The President of the African Court on Human and Peoples’ Rights has characterized the ECOWAS Court as the ‘new destination for judicial human rights protection in Africa,’ after just a decade of supervising new judicial mechanisms  for Human Rights protection in West Africa that are rooted in the strategic documents of the 15-Member ECOWAS.

Welcoming a delegation of the ECOWAS Court on a working visit to the Court in Arusha on Monday, 26th February 2018, Honorable Justice Sylvain Ore said that the ECOWAS Court has created an admirable judicial mechanism founded on the human rights provisions in the 1993 ECOWAS Revised Treaty, the regional Supplementary Act on Sanctions, the 2001 Protocol on Good Governance and Democracy and the 2005 Supplementary Protocol extending the jurisdiction of the Court.

He said that ‘through the relevant provisions of the amended Treaty, interpreted and read alongside those of the 1991 Protocol and while applying the provisions of Article 38 of the International Court of Justice’s Statutes,’ the Court has been granted universal jurisdiction on issues of human rights as exemplified  in various landmark decisions.

The President said that the African Court has keenly followed the jurisdictional developments of the ECOWAS Court since its establishment and determined that the time was apt to collaborate with the Court as the two courts constitute the ‘most concurrent and complementary Human Rights Courts  in Africa.’

Describing the visit as the first in the history of the African judicial system, the President said it would enable the two institutions to formalize a long overdue judicial cooperation, exchange operational and judicial information and strengthen complementarity between them while promoting dialogue among the judges for the benefit of the continent and its human development.

In his speech, the President of the ECOWAS Court, Honorable Justice Jerome Traore said the historic visit was designed to develop synergy between the two courts for the effective discharge of their human rights mandate.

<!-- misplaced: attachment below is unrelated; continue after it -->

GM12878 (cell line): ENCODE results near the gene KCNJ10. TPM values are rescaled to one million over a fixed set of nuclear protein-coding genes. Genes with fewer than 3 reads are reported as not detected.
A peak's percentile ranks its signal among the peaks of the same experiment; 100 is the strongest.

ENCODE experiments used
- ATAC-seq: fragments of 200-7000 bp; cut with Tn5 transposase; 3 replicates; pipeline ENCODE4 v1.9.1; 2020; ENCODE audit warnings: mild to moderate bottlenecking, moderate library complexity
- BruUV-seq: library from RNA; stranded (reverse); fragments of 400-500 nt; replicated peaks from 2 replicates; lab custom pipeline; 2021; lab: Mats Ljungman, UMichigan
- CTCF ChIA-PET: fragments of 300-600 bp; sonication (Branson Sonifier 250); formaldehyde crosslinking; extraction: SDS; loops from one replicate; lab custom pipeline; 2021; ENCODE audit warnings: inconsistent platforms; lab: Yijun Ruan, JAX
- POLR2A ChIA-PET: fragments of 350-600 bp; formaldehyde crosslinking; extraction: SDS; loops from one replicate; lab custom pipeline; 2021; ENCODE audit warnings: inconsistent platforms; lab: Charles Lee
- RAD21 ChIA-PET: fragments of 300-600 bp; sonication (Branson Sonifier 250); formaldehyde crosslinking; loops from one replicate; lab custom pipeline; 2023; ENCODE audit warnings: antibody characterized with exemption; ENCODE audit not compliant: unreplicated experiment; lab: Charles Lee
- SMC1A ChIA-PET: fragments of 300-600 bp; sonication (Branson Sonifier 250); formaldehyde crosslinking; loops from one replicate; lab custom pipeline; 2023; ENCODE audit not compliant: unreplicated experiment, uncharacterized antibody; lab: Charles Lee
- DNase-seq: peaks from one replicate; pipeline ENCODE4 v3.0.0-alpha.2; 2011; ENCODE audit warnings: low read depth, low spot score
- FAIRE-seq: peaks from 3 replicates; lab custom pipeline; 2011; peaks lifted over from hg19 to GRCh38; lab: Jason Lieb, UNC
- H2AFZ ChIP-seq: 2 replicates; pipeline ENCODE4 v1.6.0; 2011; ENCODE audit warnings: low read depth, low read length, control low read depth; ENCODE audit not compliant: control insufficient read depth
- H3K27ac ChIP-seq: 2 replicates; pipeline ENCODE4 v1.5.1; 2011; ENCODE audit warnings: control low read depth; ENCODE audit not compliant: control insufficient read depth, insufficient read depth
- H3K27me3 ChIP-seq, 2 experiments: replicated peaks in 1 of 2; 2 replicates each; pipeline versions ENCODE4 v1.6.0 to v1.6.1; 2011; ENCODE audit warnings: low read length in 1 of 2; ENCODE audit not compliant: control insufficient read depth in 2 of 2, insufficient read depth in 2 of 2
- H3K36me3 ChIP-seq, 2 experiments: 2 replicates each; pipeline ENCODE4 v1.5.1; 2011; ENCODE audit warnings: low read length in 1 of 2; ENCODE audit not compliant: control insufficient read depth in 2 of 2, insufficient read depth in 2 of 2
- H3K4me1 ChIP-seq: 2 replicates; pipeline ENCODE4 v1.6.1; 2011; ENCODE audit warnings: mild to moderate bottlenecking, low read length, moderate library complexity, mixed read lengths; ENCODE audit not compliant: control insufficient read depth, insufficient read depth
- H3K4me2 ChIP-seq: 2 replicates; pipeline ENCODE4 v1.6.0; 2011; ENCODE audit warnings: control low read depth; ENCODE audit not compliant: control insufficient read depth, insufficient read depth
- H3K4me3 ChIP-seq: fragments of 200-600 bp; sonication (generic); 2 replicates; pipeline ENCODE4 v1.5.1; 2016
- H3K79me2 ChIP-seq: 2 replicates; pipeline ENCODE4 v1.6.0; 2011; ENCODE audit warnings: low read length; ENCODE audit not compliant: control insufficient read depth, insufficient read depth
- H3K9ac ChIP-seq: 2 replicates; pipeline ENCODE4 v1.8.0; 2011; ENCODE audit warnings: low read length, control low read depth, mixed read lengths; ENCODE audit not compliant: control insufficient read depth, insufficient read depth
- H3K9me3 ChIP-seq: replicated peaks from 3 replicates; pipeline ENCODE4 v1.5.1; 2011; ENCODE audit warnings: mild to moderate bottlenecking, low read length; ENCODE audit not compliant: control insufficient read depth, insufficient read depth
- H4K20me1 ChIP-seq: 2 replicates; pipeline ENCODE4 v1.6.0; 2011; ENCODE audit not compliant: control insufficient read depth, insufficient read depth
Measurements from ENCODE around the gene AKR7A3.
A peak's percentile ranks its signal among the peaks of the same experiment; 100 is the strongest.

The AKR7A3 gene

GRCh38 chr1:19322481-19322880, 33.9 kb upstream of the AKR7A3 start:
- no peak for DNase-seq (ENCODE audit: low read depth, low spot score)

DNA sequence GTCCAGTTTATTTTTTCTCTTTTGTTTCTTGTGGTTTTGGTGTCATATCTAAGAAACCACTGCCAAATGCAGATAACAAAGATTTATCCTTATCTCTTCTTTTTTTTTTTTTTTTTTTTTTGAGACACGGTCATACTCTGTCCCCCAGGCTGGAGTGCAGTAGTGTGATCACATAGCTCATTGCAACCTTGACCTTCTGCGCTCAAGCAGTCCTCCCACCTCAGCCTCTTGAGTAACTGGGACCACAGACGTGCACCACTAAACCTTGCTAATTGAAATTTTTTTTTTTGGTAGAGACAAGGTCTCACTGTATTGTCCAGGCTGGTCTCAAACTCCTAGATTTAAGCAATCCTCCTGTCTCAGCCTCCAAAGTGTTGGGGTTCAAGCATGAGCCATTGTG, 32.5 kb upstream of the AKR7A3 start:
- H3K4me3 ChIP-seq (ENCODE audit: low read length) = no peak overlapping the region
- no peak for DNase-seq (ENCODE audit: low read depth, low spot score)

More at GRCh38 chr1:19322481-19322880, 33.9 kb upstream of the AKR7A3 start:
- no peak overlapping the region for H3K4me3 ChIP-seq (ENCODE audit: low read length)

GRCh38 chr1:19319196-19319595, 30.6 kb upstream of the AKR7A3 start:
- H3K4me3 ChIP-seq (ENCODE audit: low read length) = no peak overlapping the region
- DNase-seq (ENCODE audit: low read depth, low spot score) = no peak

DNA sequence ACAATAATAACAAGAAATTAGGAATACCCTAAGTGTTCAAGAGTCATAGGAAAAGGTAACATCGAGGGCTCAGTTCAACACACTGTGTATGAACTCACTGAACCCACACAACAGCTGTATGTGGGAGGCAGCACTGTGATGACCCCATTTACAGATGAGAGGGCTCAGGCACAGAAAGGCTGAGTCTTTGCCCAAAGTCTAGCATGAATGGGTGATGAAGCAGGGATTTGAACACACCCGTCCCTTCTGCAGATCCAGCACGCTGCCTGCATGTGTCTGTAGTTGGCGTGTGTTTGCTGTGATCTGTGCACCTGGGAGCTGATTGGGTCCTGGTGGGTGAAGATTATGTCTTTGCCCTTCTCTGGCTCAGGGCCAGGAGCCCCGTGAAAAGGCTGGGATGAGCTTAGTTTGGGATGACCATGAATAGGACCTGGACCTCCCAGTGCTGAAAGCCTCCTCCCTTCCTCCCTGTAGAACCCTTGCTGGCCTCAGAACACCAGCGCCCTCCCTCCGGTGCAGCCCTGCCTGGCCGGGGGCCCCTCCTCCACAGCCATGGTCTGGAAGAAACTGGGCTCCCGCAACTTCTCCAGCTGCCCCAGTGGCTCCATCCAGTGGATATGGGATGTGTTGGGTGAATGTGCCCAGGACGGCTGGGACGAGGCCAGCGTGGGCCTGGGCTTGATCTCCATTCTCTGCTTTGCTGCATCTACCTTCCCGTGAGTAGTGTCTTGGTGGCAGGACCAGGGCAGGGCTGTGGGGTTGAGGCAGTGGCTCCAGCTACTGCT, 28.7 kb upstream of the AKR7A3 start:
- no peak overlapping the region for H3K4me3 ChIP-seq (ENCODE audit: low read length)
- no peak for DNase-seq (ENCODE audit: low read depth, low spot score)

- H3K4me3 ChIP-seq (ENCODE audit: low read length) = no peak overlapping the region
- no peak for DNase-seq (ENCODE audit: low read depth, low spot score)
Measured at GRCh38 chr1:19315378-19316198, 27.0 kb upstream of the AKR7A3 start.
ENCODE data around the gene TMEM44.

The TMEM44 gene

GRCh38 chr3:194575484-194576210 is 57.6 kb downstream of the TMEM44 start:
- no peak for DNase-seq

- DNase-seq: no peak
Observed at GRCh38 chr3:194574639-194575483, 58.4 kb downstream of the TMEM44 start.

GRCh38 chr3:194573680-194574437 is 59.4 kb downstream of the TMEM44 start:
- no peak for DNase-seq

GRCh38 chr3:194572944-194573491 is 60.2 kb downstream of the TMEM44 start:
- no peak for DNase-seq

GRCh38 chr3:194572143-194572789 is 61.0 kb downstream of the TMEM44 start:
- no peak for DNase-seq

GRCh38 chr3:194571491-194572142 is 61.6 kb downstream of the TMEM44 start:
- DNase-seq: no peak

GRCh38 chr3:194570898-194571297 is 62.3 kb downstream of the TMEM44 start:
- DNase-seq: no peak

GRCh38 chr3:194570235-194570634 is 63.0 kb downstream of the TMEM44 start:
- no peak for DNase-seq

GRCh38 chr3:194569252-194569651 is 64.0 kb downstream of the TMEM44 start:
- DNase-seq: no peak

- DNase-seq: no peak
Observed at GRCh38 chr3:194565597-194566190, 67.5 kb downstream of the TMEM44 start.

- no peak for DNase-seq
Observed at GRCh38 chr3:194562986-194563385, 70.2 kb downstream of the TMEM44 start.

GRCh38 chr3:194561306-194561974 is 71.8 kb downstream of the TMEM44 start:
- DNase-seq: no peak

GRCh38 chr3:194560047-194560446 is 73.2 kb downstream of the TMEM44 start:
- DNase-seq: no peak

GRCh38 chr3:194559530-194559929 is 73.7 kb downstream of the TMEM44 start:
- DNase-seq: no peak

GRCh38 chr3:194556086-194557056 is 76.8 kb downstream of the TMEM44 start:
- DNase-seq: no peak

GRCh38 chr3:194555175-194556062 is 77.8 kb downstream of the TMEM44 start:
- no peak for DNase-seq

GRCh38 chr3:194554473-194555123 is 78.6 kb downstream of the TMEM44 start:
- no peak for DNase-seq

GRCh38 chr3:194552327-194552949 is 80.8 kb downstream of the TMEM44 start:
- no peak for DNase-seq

Moreover, he said it would also enable them establish a sustainable mechanism for permanent dialogue that facilitates the promotion of democracy and improves the state of human rights protection in the continent.

Through such collaboration, Justice Traore said, the courts would contribute to the enthronement of a culture of respect for human rights, noting that the Memorandum of Understanding to be signed at the end of the visit would provide a formal mechanism for collaboration in addressing the vexed issue of human rights in Africa.

Five plenary sessions, mostly technical, will be held during the visit between officials of the two courts with presentations and discussions of the thematic issues of human rights jurisprudence of the courts, overlapping jurisdiction and mechanisms for the enforcement of their decisions while staff of the registries of both courts will discuss case management, share experiences and agree modalities for collaboration.

The ECOWAS Court delegation will also visit the Mechanism for International Criminal Tribunals and the East African Court of Justice.

The MOU defining the modalities for cooperation between the two courts is expected to be signed on Thursday, 1st March 2018 at the end of the visit.

The ECOWAS court delegation, led by the President, also includes judges, Directors and staff of the Court.